It turns out the Broad Museum in LA is a raging success with young people who look like the rest of the world more than they do affluent museum goers in other cities. According to the LA Times, several different factors contribute to the Broad having 60% of its 400,000 attendees so far identify as non-white and 14 years younger than the national average. An astonishing 70% of the visitors are younger than 34 years old:
Many of the young people in line say they found out about the Broad from social media. Seeing the fun that friends were having from afar, in pictures and videos, they didn’t want to fall prey to “FOMO” (fear of missing out). According to an on-site survey, conducted by Morey Group for the Broad, 1 in 4 visitors heard about the museum through someone else’s social media feed.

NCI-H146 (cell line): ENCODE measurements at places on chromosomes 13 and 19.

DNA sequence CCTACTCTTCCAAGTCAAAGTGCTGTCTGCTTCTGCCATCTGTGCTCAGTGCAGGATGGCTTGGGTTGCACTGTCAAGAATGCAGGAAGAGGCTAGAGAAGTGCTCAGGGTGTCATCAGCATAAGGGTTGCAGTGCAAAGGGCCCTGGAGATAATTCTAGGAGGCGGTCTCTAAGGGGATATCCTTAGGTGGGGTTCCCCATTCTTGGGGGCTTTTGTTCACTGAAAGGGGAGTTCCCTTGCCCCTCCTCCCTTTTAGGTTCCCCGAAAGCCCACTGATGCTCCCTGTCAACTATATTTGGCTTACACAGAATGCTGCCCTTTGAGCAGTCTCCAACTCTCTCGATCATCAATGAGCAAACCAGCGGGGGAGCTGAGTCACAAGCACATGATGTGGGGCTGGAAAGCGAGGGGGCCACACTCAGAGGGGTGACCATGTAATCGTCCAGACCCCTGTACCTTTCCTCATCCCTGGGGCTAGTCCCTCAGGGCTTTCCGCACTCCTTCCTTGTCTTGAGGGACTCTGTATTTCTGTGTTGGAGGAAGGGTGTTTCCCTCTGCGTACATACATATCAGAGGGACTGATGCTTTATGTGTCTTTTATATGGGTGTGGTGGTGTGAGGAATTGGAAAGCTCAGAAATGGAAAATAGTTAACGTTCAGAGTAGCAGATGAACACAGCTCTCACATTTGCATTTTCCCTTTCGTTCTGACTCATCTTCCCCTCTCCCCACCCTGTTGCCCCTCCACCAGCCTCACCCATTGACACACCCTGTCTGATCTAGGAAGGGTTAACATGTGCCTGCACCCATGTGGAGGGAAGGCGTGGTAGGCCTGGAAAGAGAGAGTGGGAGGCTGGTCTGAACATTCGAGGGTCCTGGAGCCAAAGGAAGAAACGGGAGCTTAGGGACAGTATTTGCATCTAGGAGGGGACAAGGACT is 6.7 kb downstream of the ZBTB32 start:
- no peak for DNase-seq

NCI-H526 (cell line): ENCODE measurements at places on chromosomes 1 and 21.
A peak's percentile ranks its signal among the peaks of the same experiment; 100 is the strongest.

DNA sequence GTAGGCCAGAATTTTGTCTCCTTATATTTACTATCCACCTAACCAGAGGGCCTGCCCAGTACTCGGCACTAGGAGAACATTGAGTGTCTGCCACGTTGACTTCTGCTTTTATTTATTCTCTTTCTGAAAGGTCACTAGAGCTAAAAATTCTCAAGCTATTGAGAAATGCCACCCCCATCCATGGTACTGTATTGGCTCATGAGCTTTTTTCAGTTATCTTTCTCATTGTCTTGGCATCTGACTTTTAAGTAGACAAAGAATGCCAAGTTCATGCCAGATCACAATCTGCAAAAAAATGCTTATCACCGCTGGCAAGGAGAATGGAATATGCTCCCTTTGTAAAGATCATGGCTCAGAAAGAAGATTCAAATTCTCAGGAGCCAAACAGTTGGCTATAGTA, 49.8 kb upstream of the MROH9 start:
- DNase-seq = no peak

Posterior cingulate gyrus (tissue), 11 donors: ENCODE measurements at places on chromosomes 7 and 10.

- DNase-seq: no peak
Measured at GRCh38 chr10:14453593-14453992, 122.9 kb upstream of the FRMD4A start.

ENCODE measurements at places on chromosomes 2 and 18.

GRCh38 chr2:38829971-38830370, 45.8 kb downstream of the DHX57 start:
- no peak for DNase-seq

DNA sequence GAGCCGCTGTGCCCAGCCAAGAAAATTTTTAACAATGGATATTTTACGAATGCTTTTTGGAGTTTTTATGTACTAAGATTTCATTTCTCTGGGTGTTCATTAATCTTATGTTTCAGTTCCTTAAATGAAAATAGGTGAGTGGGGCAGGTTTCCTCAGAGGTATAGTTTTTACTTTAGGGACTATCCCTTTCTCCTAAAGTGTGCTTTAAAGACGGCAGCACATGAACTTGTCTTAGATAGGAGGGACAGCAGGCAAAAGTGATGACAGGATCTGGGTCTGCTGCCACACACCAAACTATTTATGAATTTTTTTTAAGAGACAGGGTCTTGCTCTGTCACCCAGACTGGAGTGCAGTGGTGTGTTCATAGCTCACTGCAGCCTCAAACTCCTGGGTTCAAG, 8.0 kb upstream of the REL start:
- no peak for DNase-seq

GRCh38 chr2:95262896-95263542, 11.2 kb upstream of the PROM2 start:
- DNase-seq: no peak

“I have a lot of artist friends and they’re all talking about it,” says 25-year-old Lindsey Jakstis, who’s visiting the museum from Orange County. “It’s pretty much what everyone’s been posting.”
Murakami’s vibrant, 82-foot-long painting, “In the Land of the Dead, Stepping on the Tail of a Rainbow” — featuring demons, dragons and ships roiling in a tsunami — is also one of the Broad’s biggest youth attractions. The museum says Glenn Ligon’s neon sign “Double America 2,” Koons’ multicolored, metallic “Tulips,” Robert Therrien’s towering dining room set “Under the Table” and the works of Jean-Michel Basquiat are social media hits as well.
What’s drawing millennials to downtown L.A.’s Broad museum (LA Times)